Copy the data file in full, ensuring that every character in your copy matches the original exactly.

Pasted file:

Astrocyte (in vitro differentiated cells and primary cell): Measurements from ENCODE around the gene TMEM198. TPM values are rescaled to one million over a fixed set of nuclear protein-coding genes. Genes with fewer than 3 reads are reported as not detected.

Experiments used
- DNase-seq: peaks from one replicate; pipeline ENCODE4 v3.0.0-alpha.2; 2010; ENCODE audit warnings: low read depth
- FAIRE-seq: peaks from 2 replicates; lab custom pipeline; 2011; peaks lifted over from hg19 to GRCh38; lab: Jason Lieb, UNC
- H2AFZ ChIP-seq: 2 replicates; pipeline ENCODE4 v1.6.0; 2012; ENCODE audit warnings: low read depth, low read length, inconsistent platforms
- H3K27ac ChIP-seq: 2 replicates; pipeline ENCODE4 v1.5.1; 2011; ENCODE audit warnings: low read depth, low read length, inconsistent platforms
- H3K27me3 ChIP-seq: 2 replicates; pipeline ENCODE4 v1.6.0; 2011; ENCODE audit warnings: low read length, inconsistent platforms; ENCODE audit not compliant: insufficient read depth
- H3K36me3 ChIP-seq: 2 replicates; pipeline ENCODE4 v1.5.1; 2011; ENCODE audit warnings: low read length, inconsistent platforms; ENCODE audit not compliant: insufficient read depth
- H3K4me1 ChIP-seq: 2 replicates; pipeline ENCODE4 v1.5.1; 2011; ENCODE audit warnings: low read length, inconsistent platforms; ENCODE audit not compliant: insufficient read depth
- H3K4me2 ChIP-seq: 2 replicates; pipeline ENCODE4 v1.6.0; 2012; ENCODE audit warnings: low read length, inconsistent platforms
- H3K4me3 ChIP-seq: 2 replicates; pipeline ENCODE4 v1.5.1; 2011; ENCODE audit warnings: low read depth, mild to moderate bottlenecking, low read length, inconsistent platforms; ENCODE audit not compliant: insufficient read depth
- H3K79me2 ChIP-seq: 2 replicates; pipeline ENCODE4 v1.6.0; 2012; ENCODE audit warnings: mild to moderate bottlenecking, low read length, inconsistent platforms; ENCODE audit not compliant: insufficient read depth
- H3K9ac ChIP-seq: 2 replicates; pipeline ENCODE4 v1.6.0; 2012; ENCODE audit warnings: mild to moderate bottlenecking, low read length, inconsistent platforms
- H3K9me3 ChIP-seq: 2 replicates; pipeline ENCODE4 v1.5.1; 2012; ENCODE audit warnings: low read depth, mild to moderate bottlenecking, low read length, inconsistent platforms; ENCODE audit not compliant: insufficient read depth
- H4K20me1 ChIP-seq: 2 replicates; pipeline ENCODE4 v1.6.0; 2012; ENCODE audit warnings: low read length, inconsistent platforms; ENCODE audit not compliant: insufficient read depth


Astrocyte (in vitro differentiated cells and primary cell): Measurements from ENCODE around the gene TMEM198. TPM values are rescaled to one million over a fixed set of nuclear protein-coding genes. Genes with fewer than 3 reads are reported as not detected.

Experiments used
- DNase-seq: peaks from one replicate; pipeline ENCODE4 v3.0.0-alpha.2; 2010; ENCODE audit warnings: low read depth
- FAIRE-seq: peaks from 2 replicates; lab custom pipeline; 2011; peaks lifted over from hg19 to GRCh38; lab: Jason Lieb, UNC
- H2AFZ ChIP-seq: 2 replicates; pipeline ENCODE4 v1.6.0; 2012; ENCODE audit warnings: low read depth, low read length, inconsistent platforms
- H3K27ac ChIP-seq: 2 replicates; pipeline ENCODE4 v1.5.1; 2011; ENCODE audit warnings: low read depth, low read length, inconsistent platforms
- H3K27me3 ChIP-seq: 2 replicates; pipeline ENCODE4 v1.6.0; 2011; ENCODE audit warnings: low read length, inconsistent platforms; ENCODE audit not compliant: insufficient read depth
- H3K36me3 ChIP-seq: 2 replicates; pipeline ENCODE4 v1.5.1; 2011; ENCODE audit warnings: low read length, inconsistent platforms; ENCODE audit not compliant: insufficient read depth
- H3K4me1 ChIP-seq: 2 replicates; pipeline ENCODE4 v1.5.1; 2011; ENCODE audit warnings: low read length, inconsistent platforms; ENCODE audit not compliant: insufficient read depth
- H3K4me2 ChIP-seq: 2 replicates; pipeline ENCODE4 v1.6.0; 2012; ENCODE audit warnings: low read length, inconsistent platforms
- H3K4me3 ChIP-seq: 2 replicates; pipeline ENCODE4 v1.5.1; 2011; ENCODE audit warnings: low read depth, mild to moderate bottlenecking, low read length, inconsistent platforms; ENCODE audit not compliant: insufficient read depth
- H3K79me2 ChIP-seq: 2 replicates; pipeline ENCODE4 v1.6.0; 2012; ENCODE audit warnings: mild to moderate bottlenecking, low read length, inconsistent platforms; ENCODE audit not compliant: insufficient read depth
- H3K9ac ChIP-seq: 2 replicates; pipeline ENCODE4 v1.6.0; 2012; ENCODE audit warnings: mild to moderate bottlenecking, low read length, inconsistent platforms
- H3K9me3 ChIP-seq: 2 replicates; pipeline ENCODE4 v1.5.1; 2012; ENCODE audit warnings: low read depth, mild to moderate bottlenecking, low read length, inconsistent platforms; ENCODE audit not compliant: insufficient read depth
- H4K20me1 ChIP-seq: 2 replicates; pipeline ENCODE4 v1.6.0; 2012; ENCODE audit warnings: low read length, inconsistent platforms; ENCODE audit not compliant: insufficient read depth